Some of you may think that you need to be a geek to play with an OS build by geeks. You're wrong! Ubuntu and it's derivative are way easier to install and to update than Windows or OSX. It's just a matter of knowing how to click on a button.
But let's go back to your old PC. The first thing to do is to ensure that nothing was left on that machine like photos, videos or documents. Make sure that everything was saved somewhere else like Dropbox, a USB key or a CD. This way, you'll be sure that nothing will be lost what ever mistake you may do.
If your PC was build with standard components (network card, video card, etc...), you have a good chance that everything will work out-of-the-box. The good news is that you can try out Ubuntu by simply booting from the CD or a USB key (if your PC can boot from external USB disk). Ensure that your CD/DVD drive is working as this is the easiest way to discover Ubuntu before erasing your hard disk.
- Download a copy of Ubuntu in any computer having a disk burner (http://www.ubuntu.com/desktop)
- If you're unsure that your PC supports 64 bits, grab the 32bits image, it will work anyway.
- Once the file is downloaded, you'll need to burn the image onto a CD. Remember that you need to burn the image, not the file onto the CD. The file is often an ISO image. It's like an uncompressed ZIP file that will put all it's content on your CD.
- Grab your newly burned CD of Ubuntu and insert it into your CD/DVD player of your old PC.
- Reboot your computer and be prepared to press F12 or DEL (Depending on your PC brand) to invoke the menu to boot from something else than the hard disk.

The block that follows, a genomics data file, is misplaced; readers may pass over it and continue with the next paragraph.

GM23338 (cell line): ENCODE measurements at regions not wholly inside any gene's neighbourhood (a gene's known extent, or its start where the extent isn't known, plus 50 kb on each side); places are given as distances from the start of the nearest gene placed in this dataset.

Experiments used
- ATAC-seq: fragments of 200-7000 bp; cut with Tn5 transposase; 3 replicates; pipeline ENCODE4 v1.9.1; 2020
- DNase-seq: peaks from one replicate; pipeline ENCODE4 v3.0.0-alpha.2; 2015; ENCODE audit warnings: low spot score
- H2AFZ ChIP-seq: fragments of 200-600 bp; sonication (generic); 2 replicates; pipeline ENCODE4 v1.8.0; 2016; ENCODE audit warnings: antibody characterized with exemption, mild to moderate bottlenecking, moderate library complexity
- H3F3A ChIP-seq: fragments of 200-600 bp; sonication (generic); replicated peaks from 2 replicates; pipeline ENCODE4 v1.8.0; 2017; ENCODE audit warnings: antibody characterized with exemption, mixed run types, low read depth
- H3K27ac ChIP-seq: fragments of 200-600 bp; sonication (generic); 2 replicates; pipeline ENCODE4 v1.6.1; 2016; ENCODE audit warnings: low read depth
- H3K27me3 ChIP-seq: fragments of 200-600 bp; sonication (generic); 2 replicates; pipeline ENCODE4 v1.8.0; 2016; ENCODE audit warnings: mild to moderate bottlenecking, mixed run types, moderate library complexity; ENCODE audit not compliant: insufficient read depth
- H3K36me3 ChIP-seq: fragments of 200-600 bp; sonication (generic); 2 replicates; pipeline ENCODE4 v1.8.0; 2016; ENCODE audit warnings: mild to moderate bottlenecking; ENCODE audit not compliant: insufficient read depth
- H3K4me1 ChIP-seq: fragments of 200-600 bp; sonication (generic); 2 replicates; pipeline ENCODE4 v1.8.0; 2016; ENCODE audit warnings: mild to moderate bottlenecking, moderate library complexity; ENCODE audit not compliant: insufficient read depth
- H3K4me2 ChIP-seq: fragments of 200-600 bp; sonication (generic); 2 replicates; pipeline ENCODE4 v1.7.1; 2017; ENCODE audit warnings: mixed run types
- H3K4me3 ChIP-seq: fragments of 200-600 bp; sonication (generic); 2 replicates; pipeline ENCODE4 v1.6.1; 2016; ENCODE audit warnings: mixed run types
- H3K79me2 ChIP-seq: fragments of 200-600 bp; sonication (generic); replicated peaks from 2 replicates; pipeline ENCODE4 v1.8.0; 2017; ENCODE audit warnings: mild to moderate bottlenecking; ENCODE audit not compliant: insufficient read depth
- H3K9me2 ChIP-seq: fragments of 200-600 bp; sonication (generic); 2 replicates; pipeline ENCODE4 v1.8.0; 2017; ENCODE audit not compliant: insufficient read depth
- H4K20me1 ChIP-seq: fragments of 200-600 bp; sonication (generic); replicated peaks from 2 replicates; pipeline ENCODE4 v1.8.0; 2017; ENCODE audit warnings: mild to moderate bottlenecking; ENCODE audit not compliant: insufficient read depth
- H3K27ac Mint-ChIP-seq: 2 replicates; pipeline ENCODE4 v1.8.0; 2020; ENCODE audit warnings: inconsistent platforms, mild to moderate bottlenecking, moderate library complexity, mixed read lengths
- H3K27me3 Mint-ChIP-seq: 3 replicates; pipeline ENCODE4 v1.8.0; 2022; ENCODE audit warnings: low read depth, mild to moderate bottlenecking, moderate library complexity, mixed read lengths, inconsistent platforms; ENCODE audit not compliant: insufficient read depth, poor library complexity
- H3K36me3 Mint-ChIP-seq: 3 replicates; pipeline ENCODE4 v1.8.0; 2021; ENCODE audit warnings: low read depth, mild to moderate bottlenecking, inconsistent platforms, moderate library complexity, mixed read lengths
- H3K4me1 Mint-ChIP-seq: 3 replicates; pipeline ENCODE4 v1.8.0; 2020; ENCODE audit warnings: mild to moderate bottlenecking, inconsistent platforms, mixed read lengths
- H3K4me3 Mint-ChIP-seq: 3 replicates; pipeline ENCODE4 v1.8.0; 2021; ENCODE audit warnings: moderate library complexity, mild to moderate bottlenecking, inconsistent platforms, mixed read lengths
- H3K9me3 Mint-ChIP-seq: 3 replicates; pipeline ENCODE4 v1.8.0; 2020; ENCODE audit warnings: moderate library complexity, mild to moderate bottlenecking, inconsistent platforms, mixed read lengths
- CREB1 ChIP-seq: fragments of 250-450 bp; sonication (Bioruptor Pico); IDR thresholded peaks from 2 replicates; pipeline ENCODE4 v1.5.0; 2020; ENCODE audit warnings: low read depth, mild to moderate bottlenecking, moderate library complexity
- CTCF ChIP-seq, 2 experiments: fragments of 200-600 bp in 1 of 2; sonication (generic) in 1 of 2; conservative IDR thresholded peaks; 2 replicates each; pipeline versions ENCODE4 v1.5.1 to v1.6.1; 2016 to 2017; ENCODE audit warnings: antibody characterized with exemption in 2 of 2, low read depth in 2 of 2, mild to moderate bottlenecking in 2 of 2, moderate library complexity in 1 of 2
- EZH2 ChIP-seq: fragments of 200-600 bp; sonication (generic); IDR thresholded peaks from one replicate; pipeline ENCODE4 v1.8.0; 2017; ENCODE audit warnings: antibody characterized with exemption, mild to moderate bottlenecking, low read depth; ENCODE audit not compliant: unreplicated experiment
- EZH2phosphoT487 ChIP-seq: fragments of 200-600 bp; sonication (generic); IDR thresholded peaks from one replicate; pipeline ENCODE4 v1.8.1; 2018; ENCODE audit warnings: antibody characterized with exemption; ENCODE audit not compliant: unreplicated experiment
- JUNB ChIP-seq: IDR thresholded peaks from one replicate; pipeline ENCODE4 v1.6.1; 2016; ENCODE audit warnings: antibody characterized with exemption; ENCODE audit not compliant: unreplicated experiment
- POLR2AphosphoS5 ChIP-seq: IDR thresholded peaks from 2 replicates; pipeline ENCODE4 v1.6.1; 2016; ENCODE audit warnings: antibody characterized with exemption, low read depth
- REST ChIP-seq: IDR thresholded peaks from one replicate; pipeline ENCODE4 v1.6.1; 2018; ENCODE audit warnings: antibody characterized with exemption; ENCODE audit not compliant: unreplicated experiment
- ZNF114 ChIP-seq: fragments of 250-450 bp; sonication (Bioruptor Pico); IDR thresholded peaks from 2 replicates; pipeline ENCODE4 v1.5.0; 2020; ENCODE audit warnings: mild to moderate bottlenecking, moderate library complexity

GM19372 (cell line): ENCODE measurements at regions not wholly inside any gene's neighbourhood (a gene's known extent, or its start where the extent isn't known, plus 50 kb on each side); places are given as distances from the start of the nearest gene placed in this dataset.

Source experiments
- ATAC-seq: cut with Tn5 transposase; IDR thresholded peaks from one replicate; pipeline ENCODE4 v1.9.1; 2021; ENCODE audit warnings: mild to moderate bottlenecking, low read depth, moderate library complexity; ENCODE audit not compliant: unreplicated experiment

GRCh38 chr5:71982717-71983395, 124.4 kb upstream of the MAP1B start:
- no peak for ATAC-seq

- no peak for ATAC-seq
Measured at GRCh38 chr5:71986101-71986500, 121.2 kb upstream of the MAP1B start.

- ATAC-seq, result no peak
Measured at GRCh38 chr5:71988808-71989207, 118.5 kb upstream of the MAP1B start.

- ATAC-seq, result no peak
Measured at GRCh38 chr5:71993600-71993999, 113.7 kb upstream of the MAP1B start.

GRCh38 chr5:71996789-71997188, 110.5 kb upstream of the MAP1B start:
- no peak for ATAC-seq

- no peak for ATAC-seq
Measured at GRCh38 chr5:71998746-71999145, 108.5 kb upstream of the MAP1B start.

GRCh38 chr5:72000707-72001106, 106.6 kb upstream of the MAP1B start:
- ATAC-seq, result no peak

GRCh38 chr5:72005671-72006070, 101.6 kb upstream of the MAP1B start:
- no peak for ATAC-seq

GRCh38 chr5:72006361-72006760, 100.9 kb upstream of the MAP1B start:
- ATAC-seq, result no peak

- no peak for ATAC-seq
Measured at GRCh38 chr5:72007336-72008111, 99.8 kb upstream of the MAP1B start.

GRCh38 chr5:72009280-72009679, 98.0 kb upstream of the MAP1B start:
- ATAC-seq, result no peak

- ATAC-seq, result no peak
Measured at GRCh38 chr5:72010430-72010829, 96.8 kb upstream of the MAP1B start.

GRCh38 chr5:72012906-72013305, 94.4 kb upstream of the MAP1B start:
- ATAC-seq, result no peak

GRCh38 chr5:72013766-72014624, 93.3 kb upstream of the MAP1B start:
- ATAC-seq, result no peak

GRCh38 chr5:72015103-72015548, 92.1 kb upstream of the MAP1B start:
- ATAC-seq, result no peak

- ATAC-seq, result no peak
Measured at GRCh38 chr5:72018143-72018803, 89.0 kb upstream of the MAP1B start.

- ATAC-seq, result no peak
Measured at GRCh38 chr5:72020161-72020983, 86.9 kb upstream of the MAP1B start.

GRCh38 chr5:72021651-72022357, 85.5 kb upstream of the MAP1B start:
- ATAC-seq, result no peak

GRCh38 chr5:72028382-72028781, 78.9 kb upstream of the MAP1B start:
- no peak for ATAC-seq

- Sometimes, the PC will boot directly from the CD without asking if the BIOS settings are set for that. Other time, you may have to enter your BIOS configuration to specify that you can boot from a CD. Each brand is quite different so you'll have to explore a bit.
- You should now be booting from the CD at this stage. Just follow the instructions and simply select the default settings when asked.
- At some point, you will have to choose between installing or exploring from the CD. Try it out before installing to make sure that your video card will be detected and that your network card is working also.
- It will take some time to boot the desktop from the CD as it's way slower than booting from a hard disk. Be patient, it's just a few minutes longer than usual.
- If you see the desktop, that your mouse pointer is working, that you heard sounds and you can see your WIFI network, you're in luck. Everything should work out-of-the-box.
- Play around with it, but don't think about installing apps in this mode. Everything was loaded into memory so there is not enough space left.
- If you like it, the proceed with the installation. The icon should be on the desktop already to start the process.
- When installing, just select default settings. You'll be able to change everything later.
- Just erase the entire disk, forget about keeping your old Windows XP. You'll start fresh and won't have to struggle with disk space.
- After the installation is completed, the PC will reboot and you'll have a brand new PC with new features that you may never have seen before.
If something goes wrong, don't struggle. There are many ways to fix bad drivers in Linux, but you'll have to read a bit to be able to do it. Most of the time, everything will work out-of-the-box. Just make sure that you're connected to your network for updates and occasionally having to install a driver from the repository (Think about AppStore, but for Ubuntu).
Remember that this is not Windows. Some softwares are not available for it, but it has great alternatives, sometimes better. Some hardware may not have the drivers to support them (like PVR cards for examples). Google around for hardware compatibility if you're unsure.
Ubuntu is great to recycle an old PC for the kids or as your primary computer. It's up to you to decide if you like it.
And yes, it's completely free!